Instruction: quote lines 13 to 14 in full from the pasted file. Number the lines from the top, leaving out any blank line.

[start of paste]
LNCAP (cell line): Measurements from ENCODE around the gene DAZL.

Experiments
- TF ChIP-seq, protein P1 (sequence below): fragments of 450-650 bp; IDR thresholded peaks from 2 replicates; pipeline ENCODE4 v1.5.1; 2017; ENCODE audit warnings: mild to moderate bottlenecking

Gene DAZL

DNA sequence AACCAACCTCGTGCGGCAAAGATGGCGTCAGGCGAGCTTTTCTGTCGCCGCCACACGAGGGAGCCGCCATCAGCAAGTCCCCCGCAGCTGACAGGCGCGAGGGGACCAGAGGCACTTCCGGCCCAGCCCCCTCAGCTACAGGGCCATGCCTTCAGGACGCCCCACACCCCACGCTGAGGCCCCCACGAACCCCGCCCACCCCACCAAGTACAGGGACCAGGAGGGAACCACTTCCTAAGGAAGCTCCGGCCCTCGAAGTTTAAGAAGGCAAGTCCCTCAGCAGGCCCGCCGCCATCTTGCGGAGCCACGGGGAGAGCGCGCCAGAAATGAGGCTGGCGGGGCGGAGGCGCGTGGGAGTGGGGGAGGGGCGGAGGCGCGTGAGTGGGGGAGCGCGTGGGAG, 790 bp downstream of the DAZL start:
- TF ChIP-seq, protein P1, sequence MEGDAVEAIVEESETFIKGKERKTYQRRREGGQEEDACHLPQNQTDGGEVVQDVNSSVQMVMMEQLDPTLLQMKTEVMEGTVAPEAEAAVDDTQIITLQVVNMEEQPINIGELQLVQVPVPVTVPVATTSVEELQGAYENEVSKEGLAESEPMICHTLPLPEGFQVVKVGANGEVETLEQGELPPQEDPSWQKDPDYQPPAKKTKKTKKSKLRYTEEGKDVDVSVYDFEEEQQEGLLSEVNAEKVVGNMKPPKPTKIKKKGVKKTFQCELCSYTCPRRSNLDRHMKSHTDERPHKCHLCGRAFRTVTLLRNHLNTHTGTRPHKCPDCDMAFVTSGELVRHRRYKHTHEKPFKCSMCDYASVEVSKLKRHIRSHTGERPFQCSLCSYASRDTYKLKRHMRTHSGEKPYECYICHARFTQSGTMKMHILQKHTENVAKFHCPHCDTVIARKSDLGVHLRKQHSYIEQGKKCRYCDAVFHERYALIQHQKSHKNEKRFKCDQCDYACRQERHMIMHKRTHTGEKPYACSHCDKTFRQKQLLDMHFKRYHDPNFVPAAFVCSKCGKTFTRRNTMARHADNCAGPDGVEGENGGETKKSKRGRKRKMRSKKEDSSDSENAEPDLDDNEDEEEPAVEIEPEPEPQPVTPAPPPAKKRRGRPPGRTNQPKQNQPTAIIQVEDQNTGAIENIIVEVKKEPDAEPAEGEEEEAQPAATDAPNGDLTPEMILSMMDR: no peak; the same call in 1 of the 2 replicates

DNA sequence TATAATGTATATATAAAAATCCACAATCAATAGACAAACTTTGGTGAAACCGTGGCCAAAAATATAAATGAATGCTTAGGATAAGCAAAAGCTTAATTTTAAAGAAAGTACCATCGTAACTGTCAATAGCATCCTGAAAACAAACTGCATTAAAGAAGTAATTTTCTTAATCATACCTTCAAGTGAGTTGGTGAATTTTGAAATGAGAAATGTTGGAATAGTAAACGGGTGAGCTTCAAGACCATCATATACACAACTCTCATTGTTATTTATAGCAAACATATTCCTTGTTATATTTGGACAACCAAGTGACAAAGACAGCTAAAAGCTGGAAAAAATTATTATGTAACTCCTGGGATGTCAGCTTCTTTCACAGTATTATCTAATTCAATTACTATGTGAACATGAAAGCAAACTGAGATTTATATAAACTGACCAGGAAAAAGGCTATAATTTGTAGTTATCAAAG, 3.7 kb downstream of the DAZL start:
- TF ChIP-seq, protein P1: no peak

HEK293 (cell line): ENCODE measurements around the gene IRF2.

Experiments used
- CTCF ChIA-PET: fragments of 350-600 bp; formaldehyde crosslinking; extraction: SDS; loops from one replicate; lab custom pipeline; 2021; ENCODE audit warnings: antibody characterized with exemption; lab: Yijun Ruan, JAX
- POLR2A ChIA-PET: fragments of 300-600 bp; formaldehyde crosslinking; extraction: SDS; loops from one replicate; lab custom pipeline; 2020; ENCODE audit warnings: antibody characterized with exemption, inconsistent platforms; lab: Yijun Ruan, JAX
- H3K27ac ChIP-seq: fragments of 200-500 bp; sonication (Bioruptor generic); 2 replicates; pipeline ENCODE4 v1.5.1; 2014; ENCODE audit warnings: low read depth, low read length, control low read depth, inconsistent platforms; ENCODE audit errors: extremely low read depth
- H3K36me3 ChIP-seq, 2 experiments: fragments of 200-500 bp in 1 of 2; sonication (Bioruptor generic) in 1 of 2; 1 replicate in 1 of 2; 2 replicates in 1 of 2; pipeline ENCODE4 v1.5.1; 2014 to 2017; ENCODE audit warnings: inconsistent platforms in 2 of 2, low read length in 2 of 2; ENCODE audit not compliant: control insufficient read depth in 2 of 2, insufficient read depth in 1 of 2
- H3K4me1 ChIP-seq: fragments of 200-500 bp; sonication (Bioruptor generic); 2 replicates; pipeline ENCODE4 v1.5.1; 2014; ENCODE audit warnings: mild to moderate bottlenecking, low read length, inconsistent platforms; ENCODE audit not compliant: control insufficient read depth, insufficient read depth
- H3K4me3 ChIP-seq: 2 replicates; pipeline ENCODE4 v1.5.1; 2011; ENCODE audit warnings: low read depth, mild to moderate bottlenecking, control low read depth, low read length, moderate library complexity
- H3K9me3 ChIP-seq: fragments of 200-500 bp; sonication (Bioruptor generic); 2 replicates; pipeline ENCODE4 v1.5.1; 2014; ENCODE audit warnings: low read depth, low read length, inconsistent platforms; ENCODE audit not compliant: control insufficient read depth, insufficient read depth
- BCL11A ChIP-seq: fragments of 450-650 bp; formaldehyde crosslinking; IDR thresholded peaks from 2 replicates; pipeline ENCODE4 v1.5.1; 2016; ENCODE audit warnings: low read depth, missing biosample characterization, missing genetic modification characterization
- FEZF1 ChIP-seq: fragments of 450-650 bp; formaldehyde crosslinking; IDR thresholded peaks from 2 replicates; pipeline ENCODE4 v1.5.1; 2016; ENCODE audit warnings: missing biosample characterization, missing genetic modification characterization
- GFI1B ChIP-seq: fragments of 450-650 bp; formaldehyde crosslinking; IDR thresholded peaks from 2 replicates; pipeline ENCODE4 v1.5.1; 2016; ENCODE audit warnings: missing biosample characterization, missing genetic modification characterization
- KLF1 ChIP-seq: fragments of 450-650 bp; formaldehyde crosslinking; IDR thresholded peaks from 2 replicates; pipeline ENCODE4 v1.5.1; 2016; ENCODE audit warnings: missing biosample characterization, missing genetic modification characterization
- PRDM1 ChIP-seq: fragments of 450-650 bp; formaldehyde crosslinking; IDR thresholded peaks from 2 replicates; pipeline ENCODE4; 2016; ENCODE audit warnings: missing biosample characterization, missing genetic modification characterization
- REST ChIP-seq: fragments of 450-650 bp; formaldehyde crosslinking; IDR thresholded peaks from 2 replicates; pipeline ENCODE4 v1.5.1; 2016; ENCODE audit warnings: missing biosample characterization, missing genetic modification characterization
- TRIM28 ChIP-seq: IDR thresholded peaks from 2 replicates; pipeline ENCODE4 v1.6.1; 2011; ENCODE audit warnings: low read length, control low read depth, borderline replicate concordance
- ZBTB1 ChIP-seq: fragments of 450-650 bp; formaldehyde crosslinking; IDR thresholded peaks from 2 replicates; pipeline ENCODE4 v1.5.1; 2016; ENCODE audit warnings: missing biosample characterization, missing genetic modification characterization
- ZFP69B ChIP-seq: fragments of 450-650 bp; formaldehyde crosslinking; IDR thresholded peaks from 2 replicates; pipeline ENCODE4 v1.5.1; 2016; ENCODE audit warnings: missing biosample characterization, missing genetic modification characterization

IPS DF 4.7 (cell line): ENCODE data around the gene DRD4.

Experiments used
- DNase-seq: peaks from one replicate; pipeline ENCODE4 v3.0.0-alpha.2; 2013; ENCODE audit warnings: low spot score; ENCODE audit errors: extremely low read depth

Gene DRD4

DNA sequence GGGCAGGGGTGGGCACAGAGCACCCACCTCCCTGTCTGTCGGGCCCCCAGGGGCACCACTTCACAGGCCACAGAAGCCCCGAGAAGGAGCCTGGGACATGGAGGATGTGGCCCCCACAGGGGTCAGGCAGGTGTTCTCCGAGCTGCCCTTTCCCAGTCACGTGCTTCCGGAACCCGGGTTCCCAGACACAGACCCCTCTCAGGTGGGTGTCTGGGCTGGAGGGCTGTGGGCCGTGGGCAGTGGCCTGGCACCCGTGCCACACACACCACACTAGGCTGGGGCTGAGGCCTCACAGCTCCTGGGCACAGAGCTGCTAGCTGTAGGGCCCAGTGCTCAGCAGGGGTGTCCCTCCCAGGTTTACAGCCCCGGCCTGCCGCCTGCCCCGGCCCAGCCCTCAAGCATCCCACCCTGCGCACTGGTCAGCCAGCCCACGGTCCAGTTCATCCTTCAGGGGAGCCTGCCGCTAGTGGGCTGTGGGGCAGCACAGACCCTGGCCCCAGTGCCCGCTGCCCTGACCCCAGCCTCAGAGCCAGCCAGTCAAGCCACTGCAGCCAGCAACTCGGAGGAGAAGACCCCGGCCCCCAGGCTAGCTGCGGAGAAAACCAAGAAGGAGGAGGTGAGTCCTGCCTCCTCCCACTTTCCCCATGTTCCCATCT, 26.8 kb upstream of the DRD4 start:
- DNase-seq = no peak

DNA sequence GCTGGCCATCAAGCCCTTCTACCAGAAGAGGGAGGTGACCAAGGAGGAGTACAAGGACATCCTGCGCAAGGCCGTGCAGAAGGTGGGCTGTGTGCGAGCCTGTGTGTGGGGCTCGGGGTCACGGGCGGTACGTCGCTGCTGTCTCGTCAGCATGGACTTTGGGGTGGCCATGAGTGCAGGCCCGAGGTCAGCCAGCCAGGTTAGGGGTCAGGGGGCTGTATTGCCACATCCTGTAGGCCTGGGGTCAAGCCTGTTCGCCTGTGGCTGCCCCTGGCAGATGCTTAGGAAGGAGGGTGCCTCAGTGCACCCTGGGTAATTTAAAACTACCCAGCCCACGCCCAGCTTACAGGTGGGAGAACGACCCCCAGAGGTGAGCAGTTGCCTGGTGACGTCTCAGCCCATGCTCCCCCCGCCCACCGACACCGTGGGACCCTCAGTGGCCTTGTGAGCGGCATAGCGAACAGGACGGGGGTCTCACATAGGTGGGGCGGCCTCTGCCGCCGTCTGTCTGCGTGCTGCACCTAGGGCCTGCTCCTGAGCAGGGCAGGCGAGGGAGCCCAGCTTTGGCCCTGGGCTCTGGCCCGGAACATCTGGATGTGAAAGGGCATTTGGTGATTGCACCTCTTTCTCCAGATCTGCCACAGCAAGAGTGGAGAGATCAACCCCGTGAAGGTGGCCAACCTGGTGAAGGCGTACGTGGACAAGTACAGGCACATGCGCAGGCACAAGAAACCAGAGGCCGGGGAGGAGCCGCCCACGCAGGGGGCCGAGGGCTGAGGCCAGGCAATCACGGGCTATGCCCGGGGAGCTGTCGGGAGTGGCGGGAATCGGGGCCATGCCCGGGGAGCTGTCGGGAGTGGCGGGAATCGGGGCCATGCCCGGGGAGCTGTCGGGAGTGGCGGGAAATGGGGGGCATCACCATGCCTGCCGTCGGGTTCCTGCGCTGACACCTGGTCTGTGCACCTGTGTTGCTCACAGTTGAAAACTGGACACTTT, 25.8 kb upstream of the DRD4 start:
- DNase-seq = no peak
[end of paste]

- H3K27ac ChIP-seq: fragments of 200-500 bp; sonication (Bioruptor generic); 2 replicates; pipeline ENCODE4 v1.5.1; 2014; ENCODE audit warnings: low read depth, low read length, control low read depth, inconsistent platforms; ENCODE audit errors: extremely low read depth
- H3K36me3 ChIP-seq, 2 experiments: fragments of 200-500 bp in 1 of 2; sonication (Bioruptor generic) in 1 of 2; 1 replicate in 1 of 2; 2 replicates in 1 of 2; pipeline ENCODE4 v1.5.1; 2014 to 2017; ENCODE audit warnings: inconsistent platforms in 2 of 2, low read length in 2 of 2; ENCODE audit not compliant: control insufficient read depth in 2 of 2, insufficient read depth in 1 of 2